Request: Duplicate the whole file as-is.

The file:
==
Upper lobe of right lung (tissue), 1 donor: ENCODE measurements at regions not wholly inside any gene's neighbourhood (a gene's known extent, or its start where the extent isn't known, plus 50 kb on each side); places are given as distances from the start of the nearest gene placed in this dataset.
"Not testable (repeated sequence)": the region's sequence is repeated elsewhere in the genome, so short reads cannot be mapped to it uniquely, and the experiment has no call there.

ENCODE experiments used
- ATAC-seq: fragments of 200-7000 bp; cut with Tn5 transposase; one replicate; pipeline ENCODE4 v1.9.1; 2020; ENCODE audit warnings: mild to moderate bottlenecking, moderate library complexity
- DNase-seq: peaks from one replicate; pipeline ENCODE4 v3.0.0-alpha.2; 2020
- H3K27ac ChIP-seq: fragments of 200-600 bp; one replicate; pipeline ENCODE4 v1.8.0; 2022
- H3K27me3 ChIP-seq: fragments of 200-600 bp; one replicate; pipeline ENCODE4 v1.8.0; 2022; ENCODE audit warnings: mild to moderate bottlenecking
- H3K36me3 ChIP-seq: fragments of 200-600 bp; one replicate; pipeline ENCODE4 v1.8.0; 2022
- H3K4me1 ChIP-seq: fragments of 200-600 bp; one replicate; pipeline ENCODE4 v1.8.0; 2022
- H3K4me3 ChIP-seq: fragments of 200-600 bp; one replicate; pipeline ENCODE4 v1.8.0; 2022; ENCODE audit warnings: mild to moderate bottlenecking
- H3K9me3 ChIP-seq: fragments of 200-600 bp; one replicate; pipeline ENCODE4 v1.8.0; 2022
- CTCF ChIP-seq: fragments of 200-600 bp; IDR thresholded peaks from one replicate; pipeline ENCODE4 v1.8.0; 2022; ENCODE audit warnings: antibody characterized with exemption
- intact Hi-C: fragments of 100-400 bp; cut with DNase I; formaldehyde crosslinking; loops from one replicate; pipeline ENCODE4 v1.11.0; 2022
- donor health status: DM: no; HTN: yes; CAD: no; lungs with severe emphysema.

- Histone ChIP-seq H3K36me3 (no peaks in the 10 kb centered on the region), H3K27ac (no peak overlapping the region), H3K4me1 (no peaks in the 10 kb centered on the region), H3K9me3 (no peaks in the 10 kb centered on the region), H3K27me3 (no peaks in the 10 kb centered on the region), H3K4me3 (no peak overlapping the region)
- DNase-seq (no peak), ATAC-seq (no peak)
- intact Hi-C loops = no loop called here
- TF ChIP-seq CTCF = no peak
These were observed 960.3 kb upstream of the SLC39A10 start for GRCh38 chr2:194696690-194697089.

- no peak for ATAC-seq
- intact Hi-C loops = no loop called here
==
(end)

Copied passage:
Upper lobe of right lung (tissue), 1 donor: ENCODE measurements at regions not wholly inside any gene's neighbourhood (a gene's known extent, or its start where the extent isn't known, plus 50 kb on each side); places are given as distances from the start of the nearest gene placed in this dataset.
"Not testable (repeated sequence)": the region's sequence is repeated elsewhere in the genome, so short reads cannot be mapped to it uniquely, and the experiment has no call there.

ENCODE experiments used
- ATAC-seq: fragments of 200-7000 bp; cut with Tn5 transposase; one replicate; pipeline ENCODE4 v1.9.1; 2020; ENCODE audit warnings: mild to moderate bottlenecking, moderate library complexity
- DNase-seq: peaks from one replicate; pipeline ENCODE4 v3.0.0-alpha.2; 2020
- H3K27ac ChIP-seq: fragments of 200-600 bp; one replicate; pipeline ENCODE4 v1.8.0; 2022
- H3K27me3 ChIP-seq: fragments of 200-600 bp; one replicate; pipeline ENCODE4 v1.8.0; 2022; ENCODE audit warnings: mild to moderate bottlenecking
- H3K36me3 ChIP-seq: fragments of 200-600 bp; one replicate; pipeline ENCODE4 v1.8.0; 2022
- H3K4me1 ChIP-seq: fragments of 200-600 bp; one replicate; pipeline ENCODE4 v1.8.0; 2022
- H3K4me3 ChIP-seq: fragments of 200-600 bp; one replicate; pipeline ENCODE4 v1.8.0; 2022; ENCODE audit warnings: mild to moderate bottlenecking
- H3K9me3 ChIP-seq: fragments of 200-600 bp; one replicate; pipeline ENCODE4 v1.8.0; 2022
- CTCF ChIP-seq: fragments of 200-600 bp; IDR thresholded peaks from one replicate; pipeline ENCODE4 v1.8.0; 2022; ENCODE audit warnings: antibody characterized with exemption
- intact Hi-C: fragments of 100-400 bp; cut with DNase I; formaldehyde crosslinking; loops from one replicate; pipeline ENCODE4 v1.11.0; 2022
- donor health status: DM: no; HTN: yes; CAD: no; lungs with severe emphysema.

- Histone ChIP-seq H3K36me3 (no peaks in the 10 kb centered on the region), H3K27ac (no peak overlapping the region), H3K4me1 (no peaks in the 10 kb centered on the region), H3K9me3 (no peaks in the 10 kb centered on the region), H3K27me3 (no peaks in the 10 kb centered on the region), H3K4me3 (no peak overlapping the region)
- DNase-seq (no peak), ATAC-seq (no peak)
- intact Hi-C loops = no loop called here
- TF ChIP-seq CTCF = no peak
These were observed 960.3 kb upstream of the SLC39A10 start for GRCh38 chr2:194696690-194697089.

- no peak for ATAC-seq
- intact Hi-C loops = no loop called here